HED320, FALL 2011
As the controversy in male circumcision continues, potential health benefits are the deciding factors for infant male circumcision. The history of circumcision shows encouragement from places around the world, including opposing views from both sides, for undergoing this procedure. In recent history, the advancement in medical research has provided substantial benefits. The health benefits associated with circumcision provide prevention of serious, even life threating, diseases. The process of circumcision is briefly explained including supporting facts. The history and health benefits in male circumcision provide truthful and unbiased information allowing my firm decision to have a son circumcised.
Circumcision is the surgical removal of the prepuce of the foreskin, which is the skin that covers the tip of the penis. Circumcision is usually performed on the first or second day after birth and becomes a more complicated and riskier procedure in infants older than 2 months and in boys and men. “A recent nationwide survey of American hospitals revealed 55.9% of 417, 282 male newborns were circumcised” (Crooks and Baur, 2010). “The procedure takes only about 5 to 10 minutes using a local anesthetic and generally heals in five to seven days” (Health Finder: Circumcision, 1999). The history of male circumcision indicates reasons for its practice throughout the world.
Male circumcision can be dated back to 2340-2180 BC., Pharaonic times. Egyptian representations express a circumcised penis; therefore, it seems apparent that male circumcision had been practiced for many thousands of years. However, due to the uniqueness of the records, it is impossible to actually date the origins of male circumcision. Abraham is said to have been directed by God, in Genesis 17 of the Old Testament, to circumcise himself, his sons, and all other males in his house. “Thus circumcision is encouraged and widely practiced in the Islam and Jewish faiths, in accordance with Abraham’s covenant with God (The History of Circumcision, 2001). ”The origin of male circumcision in non-religious theories, suggest that it was practiced as a punitive measure in puberty or premarital rites as an absolution against the feared toxic influences of vaginal (hymeneal) blood, and for other health benefits. It might also have been a mark of slavery or preformed for cosmetic reasons. Moreover, the custom to use the male genitals as war trophies was widespread in Middle Eastern history, and has also been recorded by the ancient Egyptians. “In the United States and other Western countries, the practice of male circumcision for non-religious reasons began at the beginning of the twentieth century. Male troops during World War II were encouraged to be circumcised due to the limited personal hygiene facilities in overseas combat zones (The History of Circumcision, 2001). In recent history, it’s a continuing “debate about the potential health benefits of infant circumcision” (Crooks and Baur; Chapter 14, 2010).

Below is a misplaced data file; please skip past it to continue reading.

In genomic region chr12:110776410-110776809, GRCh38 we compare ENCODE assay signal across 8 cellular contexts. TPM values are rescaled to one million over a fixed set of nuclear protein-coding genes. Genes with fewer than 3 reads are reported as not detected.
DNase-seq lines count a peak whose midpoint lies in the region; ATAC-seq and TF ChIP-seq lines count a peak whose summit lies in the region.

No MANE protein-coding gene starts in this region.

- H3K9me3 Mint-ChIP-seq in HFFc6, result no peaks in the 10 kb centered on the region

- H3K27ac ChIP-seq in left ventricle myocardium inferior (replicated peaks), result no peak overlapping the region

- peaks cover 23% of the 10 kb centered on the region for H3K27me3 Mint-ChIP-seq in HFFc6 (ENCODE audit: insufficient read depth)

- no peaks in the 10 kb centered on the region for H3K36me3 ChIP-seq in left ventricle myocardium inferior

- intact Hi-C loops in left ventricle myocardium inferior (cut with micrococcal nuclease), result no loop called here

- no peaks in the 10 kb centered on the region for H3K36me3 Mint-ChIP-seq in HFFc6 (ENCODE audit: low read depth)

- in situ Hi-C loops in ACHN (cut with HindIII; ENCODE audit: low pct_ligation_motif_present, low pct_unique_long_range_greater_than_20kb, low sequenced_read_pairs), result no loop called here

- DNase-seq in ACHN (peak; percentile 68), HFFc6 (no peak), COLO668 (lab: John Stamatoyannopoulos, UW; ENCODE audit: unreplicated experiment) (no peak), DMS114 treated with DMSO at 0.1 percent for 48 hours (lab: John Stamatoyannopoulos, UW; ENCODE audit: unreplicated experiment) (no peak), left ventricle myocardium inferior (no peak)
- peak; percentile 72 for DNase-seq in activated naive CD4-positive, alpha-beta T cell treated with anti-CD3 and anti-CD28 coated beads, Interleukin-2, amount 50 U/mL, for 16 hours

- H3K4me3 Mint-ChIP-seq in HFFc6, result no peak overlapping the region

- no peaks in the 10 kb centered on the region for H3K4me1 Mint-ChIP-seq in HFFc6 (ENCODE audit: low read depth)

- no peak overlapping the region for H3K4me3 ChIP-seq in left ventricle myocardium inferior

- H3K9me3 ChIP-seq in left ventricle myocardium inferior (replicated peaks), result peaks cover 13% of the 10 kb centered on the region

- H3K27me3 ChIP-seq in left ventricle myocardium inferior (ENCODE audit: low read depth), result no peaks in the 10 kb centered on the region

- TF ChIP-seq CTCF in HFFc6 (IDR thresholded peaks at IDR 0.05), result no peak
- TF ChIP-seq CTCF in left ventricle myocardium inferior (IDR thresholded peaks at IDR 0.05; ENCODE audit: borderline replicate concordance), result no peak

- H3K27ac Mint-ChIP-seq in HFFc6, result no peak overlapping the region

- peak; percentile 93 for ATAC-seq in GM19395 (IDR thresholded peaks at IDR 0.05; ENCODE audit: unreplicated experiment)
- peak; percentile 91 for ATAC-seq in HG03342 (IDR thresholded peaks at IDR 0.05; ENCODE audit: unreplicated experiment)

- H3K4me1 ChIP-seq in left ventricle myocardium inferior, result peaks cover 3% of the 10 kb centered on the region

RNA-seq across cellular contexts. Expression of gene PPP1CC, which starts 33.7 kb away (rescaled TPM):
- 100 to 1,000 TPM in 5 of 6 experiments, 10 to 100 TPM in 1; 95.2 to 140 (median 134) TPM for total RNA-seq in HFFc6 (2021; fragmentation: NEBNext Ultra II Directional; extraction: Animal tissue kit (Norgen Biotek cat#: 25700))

Circumcision was clearly a controversial issue throughout history. One side declares it a form of mutilation and child abuse. Others feel the medical benefits outweigh any risk from the procedure. Moreover, societies have bounced back and forth on the issue, declaring it a necessary procedure in one era and then declaring it an unnecessary one the next. “South Koreans started circumcising their children during the American trusteeship after World War II, and the American practice of circumcision became universal in South Korea by the end of the Korean War in 1952” (The History of Circumcision, 2001). In 1950, the British Health Service removed non-therapeutic circumcision from the list of covered procedures and the practice of neonatal circumcision in the United Kingdom declined sharply. In 1975, the Canadian Pediatric Society took the same position, declaring it an...
Cited: “Circumcision,” Health Finder, 1999.
“The History of Circumcision,” Circumcision of Male Infant Research Paper, December 27, 2001.
http://www.cirp.org/library/legal/QRLRC/02.html (accessed 10-17-2011)
“Circumcision,” WebMD, April 2002.
http://webmd.lycos.com/content/article/2953.494 (accessed 10-17-2011)
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